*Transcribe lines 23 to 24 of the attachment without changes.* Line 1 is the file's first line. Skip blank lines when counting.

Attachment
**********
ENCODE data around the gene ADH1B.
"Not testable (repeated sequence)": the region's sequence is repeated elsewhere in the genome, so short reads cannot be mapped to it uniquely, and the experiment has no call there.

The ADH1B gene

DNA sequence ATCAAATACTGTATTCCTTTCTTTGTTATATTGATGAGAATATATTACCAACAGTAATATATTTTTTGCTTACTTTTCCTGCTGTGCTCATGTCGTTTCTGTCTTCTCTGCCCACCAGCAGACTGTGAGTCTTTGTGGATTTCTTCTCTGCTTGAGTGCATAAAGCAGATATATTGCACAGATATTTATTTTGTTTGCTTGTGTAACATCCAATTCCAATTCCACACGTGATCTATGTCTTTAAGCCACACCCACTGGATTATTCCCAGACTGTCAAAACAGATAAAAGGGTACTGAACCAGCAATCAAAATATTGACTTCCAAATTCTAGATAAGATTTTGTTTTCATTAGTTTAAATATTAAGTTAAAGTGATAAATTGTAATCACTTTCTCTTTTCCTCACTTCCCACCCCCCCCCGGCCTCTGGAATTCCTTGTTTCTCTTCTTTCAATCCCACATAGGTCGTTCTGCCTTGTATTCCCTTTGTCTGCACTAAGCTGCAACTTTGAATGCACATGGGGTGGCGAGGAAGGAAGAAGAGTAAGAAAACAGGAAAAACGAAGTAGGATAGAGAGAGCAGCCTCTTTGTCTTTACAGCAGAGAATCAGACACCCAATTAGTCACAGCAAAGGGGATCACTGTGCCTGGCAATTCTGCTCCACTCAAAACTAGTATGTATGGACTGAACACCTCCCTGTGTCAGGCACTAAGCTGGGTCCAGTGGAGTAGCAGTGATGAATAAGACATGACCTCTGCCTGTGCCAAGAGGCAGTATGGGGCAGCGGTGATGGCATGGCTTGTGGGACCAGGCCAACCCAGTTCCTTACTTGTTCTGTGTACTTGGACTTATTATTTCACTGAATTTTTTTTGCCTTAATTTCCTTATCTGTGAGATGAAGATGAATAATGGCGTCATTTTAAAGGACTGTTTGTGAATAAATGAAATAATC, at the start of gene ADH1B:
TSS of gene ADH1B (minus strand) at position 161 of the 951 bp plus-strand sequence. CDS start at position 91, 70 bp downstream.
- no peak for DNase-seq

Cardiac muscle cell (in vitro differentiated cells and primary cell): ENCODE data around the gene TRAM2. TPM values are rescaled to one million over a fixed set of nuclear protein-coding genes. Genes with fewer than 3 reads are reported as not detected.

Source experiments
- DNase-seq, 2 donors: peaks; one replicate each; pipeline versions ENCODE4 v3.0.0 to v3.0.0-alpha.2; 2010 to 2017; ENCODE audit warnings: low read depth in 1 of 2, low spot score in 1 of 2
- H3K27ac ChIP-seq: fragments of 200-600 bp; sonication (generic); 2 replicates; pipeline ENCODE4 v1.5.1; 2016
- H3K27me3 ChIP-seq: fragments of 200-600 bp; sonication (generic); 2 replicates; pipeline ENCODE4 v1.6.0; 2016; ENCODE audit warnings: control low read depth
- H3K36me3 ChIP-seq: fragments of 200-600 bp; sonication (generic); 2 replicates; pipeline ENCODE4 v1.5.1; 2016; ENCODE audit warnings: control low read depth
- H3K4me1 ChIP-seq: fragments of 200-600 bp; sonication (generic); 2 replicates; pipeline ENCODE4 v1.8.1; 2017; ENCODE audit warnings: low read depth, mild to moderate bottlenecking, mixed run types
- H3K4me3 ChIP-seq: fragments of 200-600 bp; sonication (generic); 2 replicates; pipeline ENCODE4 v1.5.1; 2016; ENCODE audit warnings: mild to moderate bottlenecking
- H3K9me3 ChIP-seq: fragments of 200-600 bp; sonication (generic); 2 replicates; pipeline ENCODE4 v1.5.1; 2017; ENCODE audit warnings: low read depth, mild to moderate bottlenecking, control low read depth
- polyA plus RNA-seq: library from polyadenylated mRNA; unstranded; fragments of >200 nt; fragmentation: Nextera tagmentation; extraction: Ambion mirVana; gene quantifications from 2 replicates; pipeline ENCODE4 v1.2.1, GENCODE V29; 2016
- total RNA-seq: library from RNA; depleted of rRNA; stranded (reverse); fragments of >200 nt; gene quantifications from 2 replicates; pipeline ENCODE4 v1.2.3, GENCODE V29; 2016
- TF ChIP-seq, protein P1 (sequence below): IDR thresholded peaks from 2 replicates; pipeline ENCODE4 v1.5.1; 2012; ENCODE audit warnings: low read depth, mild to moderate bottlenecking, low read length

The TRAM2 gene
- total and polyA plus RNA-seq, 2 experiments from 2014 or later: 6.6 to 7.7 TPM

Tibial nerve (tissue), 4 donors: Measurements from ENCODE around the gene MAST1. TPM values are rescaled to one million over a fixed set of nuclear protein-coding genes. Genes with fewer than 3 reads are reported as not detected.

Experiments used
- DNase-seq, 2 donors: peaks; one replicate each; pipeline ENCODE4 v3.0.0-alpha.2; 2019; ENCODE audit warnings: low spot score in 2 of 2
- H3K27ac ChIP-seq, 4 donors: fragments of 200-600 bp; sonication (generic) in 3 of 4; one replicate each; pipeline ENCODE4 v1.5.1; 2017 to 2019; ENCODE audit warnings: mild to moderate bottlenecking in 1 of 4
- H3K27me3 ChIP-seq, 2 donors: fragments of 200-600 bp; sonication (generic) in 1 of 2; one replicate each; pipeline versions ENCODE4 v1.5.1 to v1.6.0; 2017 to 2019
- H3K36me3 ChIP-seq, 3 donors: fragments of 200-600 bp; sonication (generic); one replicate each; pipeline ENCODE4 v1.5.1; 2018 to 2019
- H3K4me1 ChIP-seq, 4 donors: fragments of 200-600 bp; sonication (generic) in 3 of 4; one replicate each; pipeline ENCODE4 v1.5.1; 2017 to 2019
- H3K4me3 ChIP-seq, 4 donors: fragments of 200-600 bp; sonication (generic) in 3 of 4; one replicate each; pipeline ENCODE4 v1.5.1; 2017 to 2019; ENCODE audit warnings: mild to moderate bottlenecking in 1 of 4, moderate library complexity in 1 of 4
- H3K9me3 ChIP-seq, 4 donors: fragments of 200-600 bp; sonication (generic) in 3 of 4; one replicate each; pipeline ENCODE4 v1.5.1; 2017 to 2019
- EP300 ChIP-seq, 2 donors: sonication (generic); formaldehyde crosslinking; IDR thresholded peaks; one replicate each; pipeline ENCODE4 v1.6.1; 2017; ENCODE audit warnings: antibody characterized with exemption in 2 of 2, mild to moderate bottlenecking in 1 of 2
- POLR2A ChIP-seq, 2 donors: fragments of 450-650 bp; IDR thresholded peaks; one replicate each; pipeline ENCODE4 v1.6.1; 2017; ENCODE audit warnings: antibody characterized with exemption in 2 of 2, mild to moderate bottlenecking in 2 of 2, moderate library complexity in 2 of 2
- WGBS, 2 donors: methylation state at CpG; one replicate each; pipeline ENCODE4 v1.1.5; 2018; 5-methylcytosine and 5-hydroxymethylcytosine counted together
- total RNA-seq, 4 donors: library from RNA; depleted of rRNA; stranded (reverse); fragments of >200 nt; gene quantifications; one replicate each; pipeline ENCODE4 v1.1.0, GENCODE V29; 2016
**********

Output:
- DNase-seq, 2 donors: peaks; one replicate each; pipeline ENCODE4 v3.0.0-alpha.2; 2019; ENCODE audit warnings: low spot score in 2 of 2
- H3K27ac ChIP-seq, 4 donors: fragments of 200-600 bp; sonication (generic) in 3 of 4; one replicate each; pipeline ENCODE4 v1.5.1; 2017 to 2019; ENCODE audit warnings: mild to moderate bottlenecking in 1 of 4